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Dispersing chemicals are often used to improve the properties of concrete. In the cement field these chemicals
are known as superplasticizers. Basically, the superplasticizers can be divided in to two classes: mainly negatively
charged ionic and mainly non-ionic. The backbones of both types of superplasticizers are hydrophobic aliphatic and/or
aromatic chains. To function as superplasticizers, these chemicals have to attach themselves to the solid particles of cement
pastes. Ionic superplasticizers are generally assumed to attach themselves to positively charged solid particles by
electrostatic bonds. The mode of attachment of non-ionic superplasticizers is not well specified.
In this paper, the modes of attachments of both the types of superplasticizers have been reexamined. It is known that silica
powder is positively charged below pH 3 and negatively charged above pH 9. Advantage has been taken of this charge reversal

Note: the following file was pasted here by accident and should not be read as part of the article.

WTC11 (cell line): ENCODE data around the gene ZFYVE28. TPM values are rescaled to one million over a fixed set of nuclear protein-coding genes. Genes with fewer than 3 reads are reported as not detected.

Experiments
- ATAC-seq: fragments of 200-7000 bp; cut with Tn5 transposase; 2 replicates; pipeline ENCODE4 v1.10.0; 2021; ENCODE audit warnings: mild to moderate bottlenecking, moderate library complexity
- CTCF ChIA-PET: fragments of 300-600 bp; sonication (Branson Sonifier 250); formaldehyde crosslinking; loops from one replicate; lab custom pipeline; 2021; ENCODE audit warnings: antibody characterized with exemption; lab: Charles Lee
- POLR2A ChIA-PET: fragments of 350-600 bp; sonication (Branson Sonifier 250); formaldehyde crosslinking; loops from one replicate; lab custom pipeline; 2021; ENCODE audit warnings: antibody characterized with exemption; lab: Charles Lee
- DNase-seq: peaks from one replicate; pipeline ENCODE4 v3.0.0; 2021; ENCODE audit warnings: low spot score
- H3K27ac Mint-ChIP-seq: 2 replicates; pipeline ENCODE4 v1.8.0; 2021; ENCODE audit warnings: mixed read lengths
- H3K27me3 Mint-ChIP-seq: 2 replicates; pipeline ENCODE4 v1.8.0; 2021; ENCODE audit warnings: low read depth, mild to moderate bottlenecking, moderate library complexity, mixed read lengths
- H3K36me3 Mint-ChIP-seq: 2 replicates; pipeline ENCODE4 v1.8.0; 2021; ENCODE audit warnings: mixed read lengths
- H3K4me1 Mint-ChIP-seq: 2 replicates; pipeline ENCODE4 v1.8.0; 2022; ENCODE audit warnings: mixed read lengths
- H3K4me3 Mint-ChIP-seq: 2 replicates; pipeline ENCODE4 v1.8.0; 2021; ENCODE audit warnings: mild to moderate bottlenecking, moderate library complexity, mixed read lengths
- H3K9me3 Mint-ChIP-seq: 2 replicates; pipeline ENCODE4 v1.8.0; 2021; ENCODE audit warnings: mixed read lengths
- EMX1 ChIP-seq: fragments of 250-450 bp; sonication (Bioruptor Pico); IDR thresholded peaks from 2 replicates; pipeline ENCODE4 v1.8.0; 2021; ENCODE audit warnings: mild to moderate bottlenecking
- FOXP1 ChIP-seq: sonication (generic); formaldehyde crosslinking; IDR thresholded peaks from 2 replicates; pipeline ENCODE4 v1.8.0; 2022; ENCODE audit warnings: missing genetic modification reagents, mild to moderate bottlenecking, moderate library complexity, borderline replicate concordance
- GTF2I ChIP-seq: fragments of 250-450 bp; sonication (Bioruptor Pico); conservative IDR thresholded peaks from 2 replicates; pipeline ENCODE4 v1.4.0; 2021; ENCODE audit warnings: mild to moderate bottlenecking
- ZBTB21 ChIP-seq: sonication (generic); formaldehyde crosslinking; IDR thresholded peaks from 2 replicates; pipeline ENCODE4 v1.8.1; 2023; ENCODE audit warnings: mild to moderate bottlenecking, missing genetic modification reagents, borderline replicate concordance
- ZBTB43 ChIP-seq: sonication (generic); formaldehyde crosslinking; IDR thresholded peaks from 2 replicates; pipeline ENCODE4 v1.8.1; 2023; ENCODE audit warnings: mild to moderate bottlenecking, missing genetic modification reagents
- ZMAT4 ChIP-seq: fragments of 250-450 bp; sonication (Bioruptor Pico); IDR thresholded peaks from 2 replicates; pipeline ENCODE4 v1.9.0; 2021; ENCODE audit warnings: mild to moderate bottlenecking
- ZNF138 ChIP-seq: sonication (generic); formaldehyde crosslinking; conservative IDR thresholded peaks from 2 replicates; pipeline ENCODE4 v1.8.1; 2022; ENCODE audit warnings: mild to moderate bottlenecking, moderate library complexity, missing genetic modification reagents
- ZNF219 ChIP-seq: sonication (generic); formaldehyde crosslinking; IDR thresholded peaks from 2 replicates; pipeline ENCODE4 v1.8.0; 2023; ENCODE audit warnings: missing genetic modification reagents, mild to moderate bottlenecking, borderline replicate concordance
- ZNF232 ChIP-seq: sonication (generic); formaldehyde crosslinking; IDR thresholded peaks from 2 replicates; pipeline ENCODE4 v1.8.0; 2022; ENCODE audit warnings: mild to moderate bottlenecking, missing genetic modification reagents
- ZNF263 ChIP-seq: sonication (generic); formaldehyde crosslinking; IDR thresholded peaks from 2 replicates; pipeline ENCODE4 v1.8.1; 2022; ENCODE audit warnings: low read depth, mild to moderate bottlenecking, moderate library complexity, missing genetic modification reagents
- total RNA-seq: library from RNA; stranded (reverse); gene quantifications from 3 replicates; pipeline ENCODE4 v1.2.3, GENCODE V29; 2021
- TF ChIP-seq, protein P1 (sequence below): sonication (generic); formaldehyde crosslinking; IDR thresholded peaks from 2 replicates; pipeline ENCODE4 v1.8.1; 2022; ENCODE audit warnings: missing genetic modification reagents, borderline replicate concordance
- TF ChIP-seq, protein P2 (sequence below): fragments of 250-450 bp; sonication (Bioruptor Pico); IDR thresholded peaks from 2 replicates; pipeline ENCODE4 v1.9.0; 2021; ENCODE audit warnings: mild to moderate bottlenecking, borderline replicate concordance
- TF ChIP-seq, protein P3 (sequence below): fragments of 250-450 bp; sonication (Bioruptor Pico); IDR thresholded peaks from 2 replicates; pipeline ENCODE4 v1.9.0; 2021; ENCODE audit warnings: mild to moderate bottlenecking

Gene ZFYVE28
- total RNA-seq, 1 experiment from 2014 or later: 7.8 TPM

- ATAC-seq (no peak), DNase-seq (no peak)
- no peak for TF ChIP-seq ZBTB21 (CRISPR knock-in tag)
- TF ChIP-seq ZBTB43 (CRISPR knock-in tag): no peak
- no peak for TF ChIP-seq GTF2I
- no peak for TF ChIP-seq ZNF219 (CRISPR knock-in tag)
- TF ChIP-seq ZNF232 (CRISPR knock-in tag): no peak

of silica powder to study the modes of attachment of both types of superplasticizers. It is observed that negatively
charged -SNFC functions equally well both with pastes of positively and negatively charged silica particles.This means
that -SNFC can attach itself to silica particles irrespective of sign of charge on the particles.
Function of a non-ionic superplasticizer is found to be very sensitive to the number density of the solid particles. At high
number density this type of dispersant can act as flocculants irrespective of the sign of charge on silica particles. At low
number density of solid, this type performs in alkaline medium.
From the above results it has been postulated that all types of superplasticizers attach themselves by depositing their hydrophobic
part on to the solid particles. The effects of this type of attachment have been discussed.